What is Negative Equity?

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  • Written By: Mary McMahon
  • Edited By: Kristen Osborne
  • Last Modified Date: 04 February 2020
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Negative equity is a situation that occurs when an asset's value dips below the outstanding balance on the loan used to purchase it. A classic example of negative equity occurs in the housing market when people have mortgages that are worth more than their homes. There are several ways that people can end up in this situation.

One way to create negative equity is to have a loan repayment plan that allows for negative amortization. In this type of repayment plan, people are not paying enough on the loan to cover the interest, let alone the principal. Each month the interest is compounded and added to the balance of the loan, causing the amount of the loan to increase. If the value of the asset stays the same, negative equity is created.

Neg-am loans, as they are known, are usually designed to reset at some point in the future. After a period of time on the original repayment plan, people will begin paying more to pay the loan back. This type of loan can be advantageous for some situations, and is most commonly seen when people buy real estate in anticipation of a rise in value. These buyers hope to sell or refinance the real estate at a profit to pay off the loan and pocket the difference between the sales price and the final loan balance.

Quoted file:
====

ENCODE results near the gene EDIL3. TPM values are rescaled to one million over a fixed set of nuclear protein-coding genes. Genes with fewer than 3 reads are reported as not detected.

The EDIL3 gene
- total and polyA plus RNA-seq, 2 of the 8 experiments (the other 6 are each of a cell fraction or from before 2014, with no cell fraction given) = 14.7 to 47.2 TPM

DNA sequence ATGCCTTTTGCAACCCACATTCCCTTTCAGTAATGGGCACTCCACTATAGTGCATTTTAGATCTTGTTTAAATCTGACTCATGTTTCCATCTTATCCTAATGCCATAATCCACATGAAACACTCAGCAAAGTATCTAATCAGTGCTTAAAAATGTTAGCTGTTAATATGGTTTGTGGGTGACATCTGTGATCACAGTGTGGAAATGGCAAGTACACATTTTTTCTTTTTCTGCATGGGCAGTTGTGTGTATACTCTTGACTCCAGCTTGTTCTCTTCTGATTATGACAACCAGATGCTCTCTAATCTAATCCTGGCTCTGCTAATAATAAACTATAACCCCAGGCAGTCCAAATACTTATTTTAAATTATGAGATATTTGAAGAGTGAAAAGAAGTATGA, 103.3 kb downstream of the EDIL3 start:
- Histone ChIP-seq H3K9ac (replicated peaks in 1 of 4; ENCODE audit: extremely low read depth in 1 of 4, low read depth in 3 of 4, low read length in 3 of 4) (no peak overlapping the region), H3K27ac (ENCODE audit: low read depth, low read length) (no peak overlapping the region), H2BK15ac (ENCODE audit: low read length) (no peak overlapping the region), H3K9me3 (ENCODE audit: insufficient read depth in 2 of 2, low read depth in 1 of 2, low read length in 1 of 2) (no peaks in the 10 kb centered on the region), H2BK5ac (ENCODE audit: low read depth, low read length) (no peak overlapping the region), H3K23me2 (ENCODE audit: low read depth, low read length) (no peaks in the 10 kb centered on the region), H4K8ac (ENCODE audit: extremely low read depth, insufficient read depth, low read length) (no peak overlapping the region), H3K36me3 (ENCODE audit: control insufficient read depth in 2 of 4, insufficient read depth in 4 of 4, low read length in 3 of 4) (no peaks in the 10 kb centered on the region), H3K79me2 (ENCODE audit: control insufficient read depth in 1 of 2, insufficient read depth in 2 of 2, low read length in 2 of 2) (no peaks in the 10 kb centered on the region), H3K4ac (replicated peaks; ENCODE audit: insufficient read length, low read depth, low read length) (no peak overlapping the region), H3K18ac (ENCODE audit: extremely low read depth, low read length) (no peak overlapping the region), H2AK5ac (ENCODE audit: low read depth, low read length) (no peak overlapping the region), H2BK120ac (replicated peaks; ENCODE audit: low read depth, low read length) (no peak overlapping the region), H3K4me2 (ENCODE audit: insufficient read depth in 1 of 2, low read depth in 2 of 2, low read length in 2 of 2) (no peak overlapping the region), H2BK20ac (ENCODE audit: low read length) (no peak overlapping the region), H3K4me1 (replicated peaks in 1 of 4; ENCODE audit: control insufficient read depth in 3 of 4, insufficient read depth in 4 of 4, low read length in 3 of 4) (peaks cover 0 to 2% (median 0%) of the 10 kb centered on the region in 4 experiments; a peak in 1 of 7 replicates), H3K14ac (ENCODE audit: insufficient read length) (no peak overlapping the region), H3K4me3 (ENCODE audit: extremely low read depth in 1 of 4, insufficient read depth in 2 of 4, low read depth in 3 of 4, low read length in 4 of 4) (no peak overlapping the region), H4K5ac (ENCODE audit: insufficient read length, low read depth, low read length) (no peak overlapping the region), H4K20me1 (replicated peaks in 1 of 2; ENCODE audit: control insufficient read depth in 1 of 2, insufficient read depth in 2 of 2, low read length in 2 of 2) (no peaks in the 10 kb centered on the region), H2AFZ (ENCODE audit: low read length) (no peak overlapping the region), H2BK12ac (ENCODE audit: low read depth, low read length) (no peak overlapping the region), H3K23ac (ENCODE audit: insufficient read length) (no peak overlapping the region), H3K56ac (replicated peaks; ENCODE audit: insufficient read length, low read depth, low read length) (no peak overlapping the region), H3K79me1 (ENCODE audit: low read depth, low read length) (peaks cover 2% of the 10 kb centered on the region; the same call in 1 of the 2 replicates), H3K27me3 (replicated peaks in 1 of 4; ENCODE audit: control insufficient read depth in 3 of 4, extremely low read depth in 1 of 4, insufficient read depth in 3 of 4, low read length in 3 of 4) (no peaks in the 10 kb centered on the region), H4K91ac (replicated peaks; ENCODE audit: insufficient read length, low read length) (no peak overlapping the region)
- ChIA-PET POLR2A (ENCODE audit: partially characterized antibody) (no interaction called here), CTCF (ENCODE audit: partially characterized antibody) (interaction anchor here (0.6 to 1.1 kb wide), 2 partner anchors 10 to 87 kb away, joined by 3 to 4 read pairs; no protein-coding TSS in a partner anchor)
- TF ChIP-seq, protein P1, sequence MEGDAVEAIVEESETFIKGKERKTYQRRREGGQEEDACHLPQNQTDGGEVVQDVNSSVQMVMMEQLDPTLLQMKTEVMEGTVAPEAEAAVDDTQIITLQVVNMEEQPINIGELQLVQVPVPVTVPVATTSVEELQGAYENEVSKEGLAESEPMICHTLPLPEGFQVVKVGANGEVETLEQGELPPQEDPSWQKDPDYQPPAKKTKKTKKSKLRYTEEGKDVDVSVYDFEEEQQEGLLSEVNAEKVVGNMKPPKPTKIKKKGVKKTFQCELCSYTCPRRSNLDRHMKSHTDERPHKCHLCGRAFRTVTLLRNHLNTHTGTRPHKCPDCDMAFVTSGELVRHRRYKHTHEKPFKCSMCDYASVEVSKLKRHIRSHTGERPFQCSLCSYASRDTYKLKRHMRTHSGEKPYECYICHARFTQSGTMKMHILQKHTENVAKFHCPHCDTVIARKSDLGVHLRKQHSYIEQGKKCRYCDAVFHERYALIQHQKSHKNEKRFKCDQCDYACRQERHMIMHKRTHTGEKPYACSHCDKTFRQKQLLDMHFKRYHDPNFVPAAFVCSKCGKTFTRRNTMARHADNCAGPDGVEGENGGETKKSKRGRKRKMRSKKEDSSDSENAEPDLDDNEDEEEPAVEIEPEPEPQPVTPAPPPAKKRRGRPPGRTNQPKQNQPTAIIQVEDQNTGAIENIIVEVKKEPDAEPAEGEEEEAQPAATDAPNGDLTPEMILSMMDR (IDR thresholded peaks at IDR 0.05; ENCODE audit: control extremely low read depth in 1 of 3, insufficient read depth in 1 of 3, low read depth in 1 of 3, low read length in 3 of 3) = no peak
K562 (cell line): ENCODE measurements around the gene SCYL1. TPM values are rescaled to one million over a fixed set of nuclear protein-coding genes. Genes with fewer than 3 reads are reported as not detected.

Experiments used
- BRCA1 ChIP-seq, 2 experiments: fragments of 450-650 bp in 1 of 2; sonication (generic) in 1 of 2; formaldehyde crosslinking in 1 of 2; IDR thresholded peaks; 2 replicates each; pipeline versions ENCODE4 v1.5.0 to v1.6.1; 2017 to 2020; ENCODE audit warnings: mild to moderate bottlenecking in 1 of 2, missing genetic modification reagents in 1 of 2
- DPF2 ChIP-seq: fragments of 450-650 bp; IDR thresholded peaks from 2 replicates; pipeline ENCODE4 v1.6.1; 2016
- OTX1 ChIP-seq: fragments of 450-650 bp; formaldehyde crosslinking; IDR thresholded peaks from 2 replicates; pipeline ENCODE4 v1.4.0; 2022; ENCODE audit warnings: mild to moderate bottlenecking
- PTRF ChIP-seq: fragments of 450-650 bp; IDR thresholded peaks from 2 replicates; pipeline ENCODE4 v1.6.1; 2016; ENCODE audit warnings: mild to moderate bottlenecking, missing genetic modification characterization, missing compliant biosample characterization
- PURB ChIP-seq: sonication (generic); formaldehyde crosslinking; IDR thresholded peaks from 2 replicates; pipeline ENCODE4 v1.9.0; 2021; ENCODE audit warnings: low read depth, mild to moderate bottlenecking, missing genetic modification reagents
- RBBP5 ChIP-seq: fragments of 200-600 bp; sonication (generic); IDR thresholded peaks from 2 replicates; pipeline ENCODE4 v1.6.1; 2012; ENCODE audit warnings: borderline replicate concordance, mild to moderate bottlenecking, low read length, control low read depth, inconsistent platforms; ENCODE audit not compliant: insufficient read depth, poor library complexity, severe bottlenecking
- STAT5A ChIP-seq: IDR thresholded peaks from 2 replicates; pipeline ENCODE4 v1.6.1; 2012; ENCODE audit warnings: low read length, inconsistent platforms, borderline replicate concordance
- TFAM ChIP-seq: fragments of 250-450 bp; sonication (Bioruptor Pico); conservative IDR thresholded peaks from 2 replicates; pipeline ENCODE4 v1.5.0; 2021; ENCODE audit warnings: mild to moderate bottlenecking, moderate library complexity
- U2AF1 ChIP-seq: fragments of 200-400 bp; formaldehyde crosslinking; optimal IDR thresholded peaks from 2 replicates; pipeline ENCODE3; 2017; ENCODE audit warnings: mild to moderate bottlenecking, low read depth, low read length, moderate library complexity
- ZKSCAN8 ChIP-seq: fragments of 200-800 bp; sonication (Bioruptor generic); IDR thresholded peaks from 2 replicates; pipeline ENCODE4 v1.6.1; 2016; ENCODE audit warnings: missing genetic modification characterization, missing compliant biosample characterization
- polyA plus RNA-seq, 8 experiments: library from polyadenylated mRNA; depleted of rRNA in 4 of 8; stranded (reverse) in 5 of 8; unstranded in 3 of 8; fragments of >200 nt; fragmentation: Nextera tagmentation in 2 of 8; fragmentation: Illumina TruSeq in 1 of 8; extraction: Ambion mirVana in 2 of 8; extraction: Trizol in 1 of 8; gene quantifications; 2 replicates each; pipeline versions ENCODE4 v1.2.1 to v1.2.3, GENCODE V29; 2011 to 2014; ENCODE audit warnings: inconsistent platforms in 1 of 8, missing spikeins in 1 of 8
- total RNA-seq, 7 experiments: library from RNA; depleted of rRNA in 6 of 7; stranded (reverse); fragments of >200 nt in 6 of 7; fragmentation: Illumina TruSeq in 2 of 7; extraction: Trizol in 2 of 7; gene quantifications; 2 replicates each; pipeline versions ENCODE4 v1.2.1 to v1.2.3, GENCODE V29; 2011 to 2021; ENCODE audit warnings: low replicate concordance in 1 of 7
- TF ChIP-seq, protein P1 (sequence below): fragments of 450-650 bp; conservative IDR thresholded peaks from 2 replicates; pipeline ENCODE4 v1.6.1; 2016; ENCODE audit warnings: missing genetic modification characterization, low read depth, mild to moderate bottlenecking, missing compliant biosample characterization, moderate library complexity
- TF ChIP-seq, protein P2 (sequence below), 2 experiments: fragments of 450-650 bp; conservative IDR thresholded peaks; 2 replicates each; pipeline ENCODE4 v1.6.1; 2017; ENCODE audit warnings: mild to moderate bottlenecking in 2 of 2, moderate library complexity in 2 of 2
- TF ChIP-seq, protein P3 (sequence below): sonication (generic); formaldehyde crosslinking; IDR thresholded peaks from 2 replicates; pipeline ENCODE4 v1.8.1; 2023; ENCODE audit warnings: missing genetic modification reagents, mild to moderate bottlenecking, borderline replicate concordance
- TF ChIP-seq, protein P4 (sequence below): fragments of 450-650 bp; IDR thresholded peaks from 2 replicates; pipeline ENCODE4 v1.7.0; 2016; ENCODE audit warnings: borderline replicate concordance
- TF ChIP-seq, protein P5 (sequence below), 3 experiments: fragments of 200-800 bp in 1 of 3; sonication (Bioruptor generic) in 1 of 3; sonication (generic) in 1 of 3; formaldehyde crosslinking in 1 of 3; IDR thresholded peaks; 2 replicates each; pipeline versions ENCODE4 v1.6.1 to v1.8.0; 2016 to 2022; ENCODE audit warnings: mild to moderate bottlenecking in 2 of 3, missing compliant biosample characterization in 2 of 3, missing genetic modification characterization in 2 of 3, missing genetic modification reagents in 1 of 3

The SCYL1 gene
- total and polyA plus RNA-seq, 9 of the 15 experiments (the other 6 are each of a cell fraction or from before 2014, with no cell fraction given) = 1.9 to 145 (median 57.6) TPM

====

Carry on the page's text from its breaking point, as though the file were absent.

Another situation that can lead to negative equity is a depreciation of the asset. This can occur with car loans, where people may have loans with long terms that end up being worth more than the vehicle at some point during repayment. With home loans, drops in the real estate market can cause a house to depreciate below the value of the loan.

When negative equity occurs, the term “upside down” is used to refer to the situation, as usually the difference between the loan and the value of the asset is the other way around. The asset itself is considered “underwater.”

When assets become underwater, people have a number of options for dealing with it. Some borrowers may continue to pay on the loan in the hopes that the asset will appreciate in value or in the interests of keeping their credit histories clean. Others may attempt to renegotiate the loan to see if it is possible to get better terms or to reduce the principal. Another option is to talk away from the loan, surrendering the asset to the lender and taking the subsequent hit to credit history.



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